It is important to choose the actuator in a portable and wearable exoskeleton device for upper limb rehabilitation. For such a device, high power-to-weight ratio and high bandwidth are desirable actuator qualities. Electrical actuators have a lower power-to-weight ratio than pneumatic actuators, but offer very high bandwidth [24]. High bandwidth is a crucial factor for active training, so we chose a Maxon BLDC motor because of its lighter weight, more compact size, higher power density and torque density than conventional motors (Table 1).

In passive rehabilitation mode, the device should be able to exert enough torque; meanwhile, the training is performed slowly, so a gearhead with high ratio can be used. The safety requirements are also very important for a rehabilitation device, so a mechanical mechanism was designed to prevent overload during rehabilitation. The helical capstan shaft is set apart from the motor shaft during overload. In detail, the axle sleeve of the motor is connected to the helical capstan shaft by the friction derived from adjusting an outer thumbnut (Figure 1(b)).

2.3. The Inertia Sensor

The adopted inertia sensor (MTx sensor, Figure 2) is developed by Xsens [20]. Its unit combines a tri-axial accelerometer, a tri-axial magnetometer and a tri-axial gyroscope. With a sensor fusion algorithm, the sensor is able to distribute the raw sensor data and a drift free orientation. It can be used in detection of “pitch”, “yaw” and “roll” directly after calibration.

3. Control Methodology

When speaking of neurorehabilitation, visual stimulation and visual feedback are important, therefore, a user interface was created based on OpenGL, which can monitor the status of a user’s limb, including rotational angles and velocity. In order to monitor the motion and the device’s tracking performance in real time, a multi-thread was utilized in the program, in which reading and setting angle or velocity are of the higher priority than rending the OpenGL graph (Figure 3).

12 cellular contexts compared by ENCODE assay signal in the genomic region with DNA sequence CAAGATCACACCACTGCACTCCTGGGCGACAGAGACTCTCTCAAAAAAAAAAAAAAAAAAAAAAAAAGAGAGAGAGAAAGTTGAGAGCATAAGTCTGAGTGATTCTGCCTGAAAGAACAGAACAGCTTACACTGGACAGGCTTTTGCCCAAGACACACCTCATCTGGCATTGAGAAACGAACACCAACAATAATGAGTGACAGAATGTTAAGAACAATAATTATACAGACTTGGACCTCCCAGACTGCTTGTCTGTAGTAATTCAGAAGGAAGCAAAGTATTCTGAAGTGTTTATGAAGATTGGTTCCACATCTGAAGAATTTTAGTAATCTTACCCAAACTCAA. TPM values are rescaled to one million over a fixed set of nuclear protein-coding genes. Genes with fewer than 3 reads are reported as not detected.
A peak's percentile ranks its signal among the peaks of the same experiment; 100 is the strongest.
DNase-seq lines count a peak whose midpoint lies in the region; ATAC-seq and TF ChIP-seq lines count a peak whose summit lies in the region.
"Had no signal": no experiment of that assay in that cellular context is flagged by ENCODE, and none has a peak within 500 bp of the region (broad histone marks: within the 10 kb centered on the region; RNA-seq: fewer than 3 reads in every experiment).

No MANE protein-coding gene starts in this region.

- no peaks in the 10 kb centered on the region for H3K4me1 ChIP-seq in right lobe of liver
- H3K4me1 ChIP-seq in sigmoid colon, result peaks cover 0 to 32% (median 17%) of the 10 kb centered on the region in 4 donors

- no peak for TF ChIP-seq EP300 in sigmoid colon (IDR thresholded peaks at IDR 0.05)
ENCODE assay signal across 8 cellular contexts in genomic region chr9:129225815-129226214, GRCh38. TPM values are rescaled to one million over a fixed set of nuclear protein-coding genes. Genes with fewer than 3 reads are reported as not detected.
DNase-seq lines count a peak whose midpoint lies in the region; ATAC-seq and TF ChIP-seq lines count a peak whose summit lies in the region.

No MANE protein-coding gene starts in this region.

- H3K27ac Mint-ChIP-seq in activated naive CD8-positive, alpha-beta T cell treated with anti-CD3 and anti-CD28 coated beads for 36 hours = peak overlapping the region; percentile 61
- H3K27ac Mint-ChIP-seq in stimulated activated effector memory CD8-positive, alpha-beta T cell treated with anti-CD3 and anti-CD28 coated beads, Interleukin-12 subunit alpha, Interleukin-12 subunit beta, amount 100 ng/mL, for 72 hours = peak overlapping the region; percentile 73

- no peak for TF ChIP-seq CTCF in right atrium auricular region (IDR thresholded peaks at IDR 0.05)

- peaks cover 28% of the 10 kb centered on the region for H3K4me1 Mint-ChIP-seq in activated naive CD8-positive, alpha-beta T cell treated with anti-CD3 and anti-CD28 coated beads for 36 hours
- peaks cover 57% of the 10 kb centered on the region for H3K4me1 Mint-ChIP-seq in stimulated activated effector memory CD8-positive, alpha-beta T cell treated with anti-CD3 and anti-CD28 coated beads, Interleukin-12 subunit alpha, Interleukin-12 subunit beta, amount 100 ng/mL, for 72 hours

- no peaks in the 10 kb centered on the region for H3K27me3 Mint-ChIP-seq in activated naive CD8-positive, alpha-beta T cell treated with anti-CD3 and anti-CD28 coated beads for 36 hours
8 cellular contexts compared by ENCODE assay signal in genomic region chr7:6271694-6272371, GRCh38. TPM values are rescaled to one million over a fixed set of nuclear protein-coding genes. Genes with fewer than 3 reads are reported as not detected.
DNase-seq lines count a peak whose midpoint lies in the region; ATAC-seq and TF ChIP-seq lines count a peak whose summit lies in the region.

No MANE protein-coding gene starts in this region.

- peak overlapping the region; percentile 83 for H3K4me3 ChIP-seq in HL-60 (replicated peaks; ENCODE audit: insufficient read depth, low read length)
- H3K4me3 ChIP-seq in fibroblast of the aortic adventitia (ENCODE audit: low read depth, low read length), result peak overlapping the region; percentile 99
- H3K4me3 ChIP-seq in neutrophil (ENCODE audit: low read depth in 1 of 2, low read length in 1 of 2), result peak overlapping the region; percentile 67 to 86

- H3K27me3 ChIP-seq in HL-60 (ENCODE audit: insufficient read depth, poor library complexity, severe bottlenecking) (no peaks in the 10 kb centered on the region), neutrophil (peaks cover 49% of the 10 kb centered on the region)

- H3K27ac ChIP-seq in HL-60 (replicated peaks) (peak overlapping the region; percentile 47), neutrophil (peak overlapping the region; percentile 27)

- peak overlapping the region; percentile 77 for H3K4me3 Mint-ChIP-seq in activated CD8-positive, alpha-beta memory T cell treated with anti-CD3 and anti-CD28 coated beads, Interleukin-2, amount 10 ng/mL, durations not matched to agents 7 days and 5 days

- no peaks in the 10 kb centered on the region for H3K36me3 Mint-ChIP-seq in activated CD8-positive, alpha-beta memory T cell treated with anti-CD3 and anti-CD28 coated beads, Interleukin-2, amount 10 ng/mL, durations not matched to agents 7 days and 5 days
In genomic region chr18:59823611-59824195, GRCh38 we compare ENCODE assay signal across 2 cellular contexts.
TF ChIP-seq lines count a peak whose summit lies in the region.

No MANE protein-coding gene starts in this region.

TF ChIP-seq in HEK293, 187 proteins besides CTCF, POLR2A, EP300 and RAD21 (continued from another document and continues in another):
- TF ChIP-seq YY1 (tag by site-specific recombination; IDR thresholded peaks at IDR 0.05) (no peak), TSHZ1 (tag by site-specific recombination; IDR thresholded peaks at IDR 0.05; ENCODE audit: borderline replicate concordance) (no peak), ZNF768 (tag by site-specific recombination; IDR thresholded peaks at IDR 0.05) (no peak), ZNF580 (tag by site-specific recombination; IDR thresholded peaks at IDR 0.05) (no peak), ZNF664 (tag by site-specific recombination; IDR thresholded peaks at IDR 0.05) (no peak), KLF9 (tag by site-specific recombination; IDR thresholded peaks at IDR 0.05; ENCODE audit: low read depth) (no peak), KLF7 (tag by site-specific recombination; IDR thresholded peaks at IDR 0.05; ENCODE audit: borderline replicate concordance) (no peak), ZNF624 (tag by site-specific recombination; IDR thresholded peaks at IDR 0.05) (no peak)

In this paper, the typical tracking performance was implemented on elbow flexion and extension in the sagittal plane, so the motion of forearm can be detected by measurement of the pitch angle of the inertia sensor. The real-time motion tracking system is implemented in the Visual Studio 2005 environment, and the computer used is a HP workstation equipped with a Pentium 4 (3.4 GHz) CPU.

3.1. Adaptive Weighted Filtering

The values derived from sampling of angle and rotation velocity by the MTx sensor are not ideal because they contain some noise, particularly for the rotation velocity. Therefore, it is necessary to process these raw values. The rotational angle or rotational velocity of the user’s limb should be smooth because of the mechanism of a human’s limb, so some predefined values derived from many repeated experiments are set as a threshold value to detect the validity of data. If a value derived from sampling is over the threshold value, it will be modified through filtering, but it is not sufficient to make sure all the data derived are valid. There are some kinds of filtering that can be realized in the program [2527], but few of them can satisfy the requirement of real-time control. Some splendid filtering methods require lots of calculation. In this paper, we used a simple adaptive weighted averaging filtering which is calculated with only four values each one time (Equation (1)):

y ¯ = 1 / N n = 1 N A y n
where yn is the raw signals derived from sampling; N = 4 in this paper; A is the weighted coefficient which is calculated according to yn.

Figures 4 and 5 show one example of rotation velocity derived before filtering and after filtering. It is obvious that the value after filtering become smoother.

3.2. Double Closed-Loop Control

In order to obtain precise motion tracking, a double closed loop control is adapted on the basis of the previous research. The control block diagram is shown in Figure 6.